Quality Adjustment for Changes to Gasoline Resulting from the Reformulated Gasoline Program, Phase 2
Congress enacted major amendments to the Clean Air Act in 1990 (CAA90). Included in the provisions of CAA90 was the reformulated motor gasoline (RFG) program, that required reductions in automobile emissions in those areas of the country in which the Environmental Protection Agency (EPA) determined that air pollution was most severe. Phase 2 of the RFG program (RFG2) requires stricter summertime emission standards beginning May 1, 2000. Because this cleaner burning gasoline represents a quality improvement, it is appropriate to apply a quality adjustment to ensure that the Producer Price Index (PPI) for motor gasoline is tracking only pure price changes and is not biased by the new quality change.
Gasoline prices collected by the PPI program are national averages. According to the Energy Information Administration (EIA), 32.6 percent of all motor gasoline sold throughout the year in the United States is reformulated gasoline.1 Of this amount, 11.0 percent goes to the California market, where State standards that are even more stringent than the RFG2 standards have been in effect since April of 1996. At the time those standards were imposed, a quality adjustment was applied to the California market portion of the gasoline PPI sample.2 Therefore, a quality adjustment for RFG2 need be considered for only the 21.6 percent of the total gasoline market that is accounted for by RFG2-affected areas outside of California.
The standard PPI method for assigning a value to a quality adjustment is to equate the value with the difference in production costs associated with the quality change. However, the gasoline producers that participate in the PPI program were either unwilling or unable to provide this cost information. It was therefore necessary to rely on secondary sources. The most rigorous RFG2 cost analysis available was a report issued by the EIA,3 which estimated the summer cost increase of producing RFG2 at $0.01 per gallon in the southern States and $0.015 per gallon in the northern States.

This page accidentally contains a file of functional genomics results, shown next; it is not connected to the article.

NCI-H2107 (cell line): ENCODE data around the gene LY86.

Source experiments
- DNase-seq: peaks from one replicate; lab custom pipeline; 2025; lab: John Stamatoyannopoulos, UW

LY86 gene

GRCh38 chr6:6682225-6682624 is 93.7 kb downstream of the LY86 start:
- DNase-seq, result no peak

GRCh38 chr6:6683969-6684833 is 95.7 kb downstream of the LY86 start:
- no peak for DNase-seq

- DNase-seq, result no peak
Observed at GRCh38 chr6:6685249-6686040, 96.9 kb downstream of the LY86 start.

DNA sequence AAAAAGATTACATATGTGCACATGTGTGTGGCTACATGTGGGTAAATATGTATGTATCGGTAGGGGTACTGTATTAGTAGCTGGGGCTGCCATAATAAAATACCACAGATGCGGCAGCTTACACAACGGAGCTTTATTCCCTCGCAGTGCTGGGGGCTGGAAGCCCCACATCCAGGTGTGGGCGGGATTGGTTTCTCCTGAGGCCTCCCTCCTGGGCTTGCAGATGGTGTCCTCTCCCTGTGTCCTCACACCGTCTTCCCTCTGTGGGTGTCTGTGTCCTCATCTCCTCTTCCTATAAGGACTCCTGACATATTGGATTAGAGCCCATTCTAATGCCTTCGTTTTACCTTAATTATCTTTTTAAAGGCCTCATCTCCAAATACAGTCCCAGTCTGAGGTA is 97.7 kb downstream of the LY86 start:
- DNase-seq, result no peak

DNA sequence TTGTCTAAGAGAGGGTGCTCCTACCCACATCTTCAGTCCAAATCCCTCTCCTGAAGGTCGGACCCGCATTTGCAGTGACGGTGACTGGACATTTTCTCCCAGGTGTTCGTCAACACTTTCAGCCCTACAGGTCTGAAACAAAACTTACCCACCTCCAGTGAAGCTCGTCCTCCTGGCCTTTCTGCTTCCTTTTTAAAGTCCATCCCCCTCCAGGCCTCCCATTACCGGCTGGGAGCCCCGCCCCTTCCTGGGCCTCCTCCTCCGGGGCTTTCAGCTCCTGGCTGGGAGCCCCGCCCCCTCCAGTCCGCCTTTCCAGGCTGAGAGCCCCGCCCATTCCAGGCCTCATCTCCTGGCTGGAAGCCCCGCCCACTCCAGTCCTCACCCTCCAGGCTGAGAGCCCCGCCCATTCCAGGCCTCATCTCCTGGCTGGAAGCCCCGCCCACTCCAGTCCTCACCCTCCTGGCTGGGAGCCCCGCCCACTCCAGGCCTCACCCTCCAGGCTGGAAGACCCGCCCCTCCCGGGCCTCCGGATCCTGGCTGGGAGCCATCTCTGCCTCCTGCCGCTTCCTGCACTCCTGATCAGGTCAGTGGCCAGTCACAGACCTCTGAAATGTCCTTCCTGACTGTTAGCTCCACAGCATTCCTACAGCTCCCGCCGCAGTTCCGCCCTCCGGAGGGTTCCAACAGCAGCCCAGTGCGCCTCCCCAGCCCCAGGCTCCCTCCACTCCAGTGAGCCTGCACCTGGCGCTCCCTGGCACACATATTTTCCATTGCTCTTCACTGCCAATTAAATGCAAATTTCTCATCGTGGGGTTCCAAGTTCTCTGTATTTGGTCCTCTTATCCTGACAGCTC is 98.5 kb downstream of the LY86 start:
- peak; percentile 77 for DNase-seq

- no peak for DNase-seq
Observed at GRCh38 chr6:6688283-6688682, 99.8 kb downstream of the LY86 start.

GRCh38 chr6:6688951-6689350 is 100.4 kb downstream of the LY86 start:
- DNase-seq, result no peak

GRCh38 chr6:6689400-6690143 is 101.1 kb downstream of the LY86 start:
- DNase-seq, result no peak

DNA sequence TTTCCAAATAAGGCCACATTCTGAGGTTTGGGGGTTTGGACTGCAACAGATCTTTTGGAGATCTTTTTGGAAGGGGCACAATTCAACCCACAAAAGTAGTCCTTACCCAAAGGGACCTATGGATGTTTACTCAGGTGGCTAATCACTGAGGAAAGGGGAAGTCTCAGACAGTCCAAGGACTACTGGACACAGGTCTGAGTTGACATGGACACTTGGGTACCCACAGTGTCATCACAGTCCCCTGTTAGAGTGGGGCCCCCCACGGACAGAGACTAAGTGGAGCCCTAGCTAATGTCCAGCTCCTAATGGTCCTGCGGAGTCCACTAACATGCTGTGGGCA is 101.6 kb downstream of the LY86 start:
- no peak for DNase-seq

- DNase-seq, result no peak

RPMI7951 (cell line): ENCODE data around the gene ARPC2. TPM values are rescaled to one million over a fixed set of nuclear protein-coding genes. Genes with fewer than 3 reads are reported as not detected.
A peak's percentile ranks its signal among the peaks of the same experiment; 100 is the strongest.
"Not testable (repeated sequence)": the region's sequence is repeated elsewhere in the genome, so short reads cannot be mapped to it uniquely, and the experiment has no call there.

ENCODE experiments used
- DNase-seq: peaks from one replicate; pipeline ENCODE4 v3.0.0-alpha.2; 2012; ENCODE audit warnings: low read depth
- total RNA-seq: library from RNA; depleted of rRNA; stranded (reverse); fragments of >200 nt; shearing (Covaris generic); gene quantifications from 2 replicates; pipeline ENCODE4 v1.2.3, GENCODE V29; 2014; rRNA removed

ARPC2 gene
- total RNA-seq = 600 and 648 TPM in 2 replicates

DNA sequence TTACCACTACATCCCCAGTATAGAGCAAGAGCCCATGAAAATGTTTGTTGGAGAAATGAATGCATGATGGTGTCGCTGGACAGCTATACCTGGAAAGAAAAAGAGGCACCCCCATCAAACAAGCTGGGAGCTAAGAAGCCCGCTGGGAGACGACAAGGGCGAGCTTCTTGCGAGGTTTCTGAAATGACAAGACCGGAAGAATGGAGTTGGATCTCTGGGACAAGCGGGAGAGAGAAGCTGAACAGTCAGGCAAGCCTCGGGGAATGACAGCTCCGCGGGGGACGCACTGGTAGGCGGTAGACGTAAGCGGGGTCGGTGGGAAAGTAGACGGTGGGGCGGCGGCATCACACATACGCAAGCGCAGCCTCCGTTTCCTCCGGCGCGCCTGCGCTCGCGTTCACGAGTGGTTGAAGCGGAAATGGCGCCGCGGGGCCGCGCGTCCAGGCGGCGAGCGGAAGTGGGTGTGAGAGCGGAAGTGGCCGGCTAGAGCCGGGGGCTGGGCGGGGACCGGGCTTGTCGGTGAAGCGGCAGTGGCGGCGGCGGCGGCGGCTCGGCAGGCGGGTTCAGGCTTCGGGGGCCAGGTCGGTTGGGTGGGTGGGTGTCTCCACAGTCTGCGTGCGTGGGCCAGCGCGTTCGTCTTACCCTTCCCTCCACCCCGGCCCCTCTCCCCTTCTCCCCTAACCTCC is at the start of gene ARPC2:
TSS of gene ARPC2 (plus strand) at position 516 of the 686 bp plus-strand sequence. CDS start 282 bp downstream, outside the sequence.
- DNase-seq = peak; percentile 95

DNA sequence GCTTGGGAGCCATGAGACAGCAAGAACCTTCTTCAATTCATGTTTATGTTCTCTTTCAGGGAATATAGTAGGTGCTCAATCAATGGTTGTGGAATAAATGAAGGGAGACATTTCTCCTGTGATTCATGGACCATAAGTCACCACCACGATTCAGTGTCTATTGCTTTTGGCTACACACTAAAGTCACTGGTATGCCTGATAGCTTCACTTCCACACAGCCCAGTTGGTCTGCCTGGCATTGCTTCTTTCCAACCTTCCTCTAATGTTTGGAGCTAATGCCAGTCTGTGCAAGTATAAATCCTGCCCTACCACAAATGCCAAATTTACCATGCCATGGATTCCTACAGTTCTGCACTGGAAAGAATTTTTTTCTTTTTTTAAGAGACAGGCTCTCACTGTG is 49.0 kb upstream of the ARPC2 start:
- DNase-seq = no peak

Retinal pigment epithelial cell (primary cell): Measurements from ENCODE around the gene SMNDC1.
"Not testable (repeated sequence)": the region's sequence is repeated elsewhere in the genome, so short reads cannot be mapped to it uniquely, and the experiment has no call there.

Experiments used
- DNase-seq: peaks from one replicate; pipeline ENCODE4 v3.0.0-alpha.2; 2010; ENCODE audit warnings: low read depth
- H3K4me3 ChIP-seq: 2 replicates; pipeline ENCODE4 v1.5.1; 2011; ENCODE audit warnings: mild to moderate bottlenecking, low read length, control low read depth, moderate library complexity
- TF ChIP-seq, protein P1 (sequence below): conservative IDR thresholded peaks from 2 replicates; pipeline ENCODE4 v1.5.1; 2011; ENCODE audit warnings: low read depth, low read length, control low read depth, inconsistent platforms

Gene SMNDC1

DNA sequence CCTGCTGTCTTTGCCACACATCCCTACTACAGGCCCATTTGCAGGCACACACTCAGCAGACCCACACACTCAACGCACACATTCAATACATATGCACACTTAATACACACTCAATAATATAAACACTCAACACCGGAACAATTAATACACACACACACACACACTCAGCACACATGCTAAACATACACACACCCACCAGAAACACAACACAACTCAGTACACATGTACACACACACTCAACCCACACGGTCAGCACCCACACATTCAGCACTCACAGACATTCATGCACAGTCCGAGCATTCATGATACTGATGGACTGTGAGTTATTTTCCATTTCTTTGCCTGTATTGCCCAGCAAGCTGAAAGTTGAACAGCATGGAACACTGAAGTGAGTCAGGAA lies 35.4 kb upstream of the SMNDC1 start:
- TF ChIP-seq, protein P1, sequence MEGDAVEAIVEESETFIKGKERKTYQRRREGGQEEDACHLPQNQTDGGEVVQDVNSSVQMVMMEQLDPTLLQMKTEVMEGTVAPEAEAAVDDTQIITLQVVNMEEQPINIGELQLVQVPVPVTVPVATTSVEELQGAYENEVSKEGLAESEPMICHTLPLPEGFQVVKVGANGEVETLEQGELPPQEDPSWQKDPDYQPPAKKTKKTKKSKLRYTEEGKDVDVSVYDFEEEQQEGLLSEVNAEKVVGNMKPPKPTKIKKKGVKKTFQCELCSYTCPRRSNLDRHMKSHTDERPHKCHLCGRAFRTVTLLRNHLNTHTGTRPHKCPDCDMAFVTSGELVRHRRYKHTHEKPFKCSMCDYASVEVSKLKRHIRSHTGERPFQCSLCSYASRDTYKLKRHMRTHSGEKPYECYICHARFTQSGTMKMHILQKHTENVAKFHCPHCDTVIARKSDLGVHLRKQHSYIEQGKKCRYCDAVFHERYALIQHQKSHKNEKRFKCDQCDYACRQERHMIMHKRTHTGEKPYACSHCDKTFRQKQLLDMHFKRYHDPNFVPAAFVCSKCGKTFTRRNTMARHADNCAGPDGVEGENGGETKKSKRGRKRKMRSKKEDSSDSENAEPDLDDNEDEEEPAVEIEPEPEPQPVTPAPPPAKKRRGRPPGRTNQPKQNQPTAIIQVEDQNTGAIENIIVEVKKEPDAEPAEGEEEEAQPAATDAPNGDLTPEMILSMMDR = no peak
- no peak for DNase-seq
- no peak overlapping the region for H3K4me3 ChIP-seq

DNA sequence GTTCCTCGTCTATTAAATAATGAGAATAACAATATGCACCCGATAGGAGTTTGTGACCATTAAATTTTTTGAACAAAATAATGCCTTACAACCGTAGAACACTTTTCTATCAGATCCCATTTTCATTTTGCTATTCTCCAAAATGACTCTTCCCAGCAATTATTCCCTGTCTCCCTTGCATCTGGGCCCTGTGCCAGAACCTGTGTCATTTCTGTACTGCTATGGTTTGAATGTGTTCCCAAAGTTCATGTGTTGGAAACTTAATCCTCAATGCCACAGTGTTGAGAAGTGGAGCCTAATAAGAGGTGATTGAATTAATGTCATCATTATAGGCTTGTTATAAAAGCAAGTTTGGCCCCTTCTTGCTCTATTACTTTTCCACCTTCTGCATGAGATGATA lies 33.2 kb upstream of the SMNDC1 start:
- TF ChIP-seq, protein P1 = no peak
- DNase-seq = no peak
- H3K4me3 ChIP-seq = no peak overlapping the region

According to EIA gasoline volume statistics, 36.6 percent of RFG2 is sold in the southern States (as designated by the EPA), excluding California; and 63.4 percent is sold in the northern States.4 The weighted national average for the additional cost of producing RFG2 is therefore equal to $0.01317 per gallon, making the value of the quality adjustment equal to $0.0028 per gallon for the industry as a whole ($0.01317 X 0.216). This quality adjustment will be applied to all grades of motor gasoline.
RFG2 standards took effect in January 2000. However, refineries have already been meeting the RFG2 winter requirements for several years. It is only during the summer months (from May 1 through September 15) that refineries need to supply a cleaner burning fuel. Because it takes time to transport gasoline from the refineries to the terminals, most of the gasoline produced by the PPI pricing date for April already satisfied the summer RFG2 requirements. Similarly, most of the gasoline produced after the August pricing date will no longer need to meet these requirements. Therefore, the quality adjustment will be applied only from April through August of each year, beginning with data for April 2000. The specific industries for which data will be adjusted are listed below:
1 Preliminary Petroleum Marketing Annual 1999,(Washington, U.S. Department of Energy, Energy Information Administration, July 13, 2000), p.314.
2 PPI Detailed Report, April 1996, p.4.
3 Lidderdale, Tancred and Bohn, Aileen, Demand and Price Outlook for Phase 2 Reformulated Gasoline (Washington, U.S. Department of Energy, Energy Information Administration, July 13, 2000).
4 Preliminary Petroleum Marketing Annual 1999, pp. 315-43.
Last Modified Date: March 18, 2004